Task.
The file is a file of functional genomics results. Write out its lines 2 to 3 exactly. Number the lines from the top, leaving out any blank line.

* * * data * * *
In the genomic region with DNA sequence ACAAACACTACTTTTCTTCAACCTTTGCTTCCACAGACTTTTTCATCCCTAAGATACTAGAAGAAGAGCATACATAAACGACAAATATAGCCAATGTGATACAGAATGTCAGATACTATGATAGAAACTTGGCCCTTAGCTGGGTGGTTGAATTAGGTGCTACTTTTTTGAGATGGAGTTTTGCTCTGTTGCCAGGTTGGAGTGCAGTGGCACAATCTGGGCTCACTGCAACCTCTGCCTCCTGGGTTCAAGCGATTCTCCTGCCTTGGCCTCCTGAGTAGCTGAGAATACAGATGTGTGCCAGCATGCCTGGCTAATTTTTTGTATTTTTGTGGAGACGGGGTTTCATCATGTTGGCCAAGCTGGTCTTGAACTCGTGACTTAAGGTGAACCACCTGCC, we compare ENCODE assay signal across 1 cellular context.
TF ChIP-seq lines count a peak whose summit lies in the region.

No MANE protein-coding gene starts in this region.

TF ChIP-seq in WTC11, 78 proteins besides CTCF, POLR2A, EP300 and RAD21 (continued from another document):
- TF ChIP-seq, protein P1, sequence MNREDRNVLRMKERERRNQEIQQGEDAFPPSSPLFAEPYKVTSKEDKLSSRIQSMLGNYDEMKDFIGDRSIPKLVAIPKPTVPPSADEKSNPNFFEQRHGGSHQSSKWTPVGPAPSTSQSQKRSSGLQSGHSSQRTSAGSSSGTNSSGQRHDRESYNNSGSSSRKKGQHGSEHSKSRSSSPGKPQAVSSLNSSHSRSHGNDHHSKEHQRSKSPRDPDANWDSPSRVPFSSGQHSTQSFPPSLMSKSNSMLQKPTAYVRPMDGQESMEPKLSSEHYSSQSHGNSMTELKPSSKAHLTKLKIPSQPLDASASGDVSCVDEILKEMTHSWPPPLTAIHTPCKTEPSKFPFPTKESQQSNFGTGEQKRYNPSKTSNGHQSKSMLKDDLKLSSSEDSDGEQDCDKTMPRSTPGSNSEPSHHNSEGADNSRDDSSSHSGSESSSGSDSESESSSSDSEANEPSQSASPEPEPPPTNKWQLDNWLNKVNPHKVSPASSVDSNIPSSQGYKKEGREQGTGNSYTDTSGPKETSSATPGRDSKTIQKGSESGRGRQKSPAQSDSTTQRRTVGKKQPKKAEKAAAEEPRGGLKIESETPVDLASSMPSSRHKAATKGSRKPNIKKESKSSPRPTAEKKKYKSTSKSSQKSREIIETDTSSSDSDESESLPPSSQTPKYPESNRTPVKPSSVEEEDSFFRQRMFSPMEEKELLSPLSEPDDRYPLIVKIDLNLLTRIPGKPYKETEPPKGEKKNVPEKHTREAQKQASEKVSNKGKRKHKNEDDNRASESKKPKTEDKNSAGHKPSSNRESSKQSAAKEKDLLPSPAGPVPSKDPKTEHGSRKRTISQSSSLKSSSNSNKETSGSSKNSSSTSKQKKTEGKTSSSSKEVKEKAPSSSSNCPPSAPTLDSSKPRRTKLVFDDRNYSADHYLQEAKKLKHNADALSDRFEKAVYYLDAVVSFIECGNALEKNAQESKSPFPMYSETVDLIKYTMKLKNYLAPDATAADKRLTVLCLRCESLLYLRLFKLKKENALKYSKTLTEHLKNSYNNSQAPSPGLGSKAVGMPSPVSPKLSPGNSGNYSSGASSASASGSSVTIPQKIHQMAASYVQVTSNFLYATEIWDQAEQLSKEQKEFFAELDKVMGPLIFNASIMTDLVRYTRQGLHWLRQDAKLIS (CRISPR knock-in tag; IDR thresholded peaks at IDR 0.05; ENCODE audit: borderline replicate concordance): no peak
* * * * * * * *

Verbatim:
TF ChIP-seq lines count a peak whose summit lies in the region.

No MANE protein-coding gene starts in this region.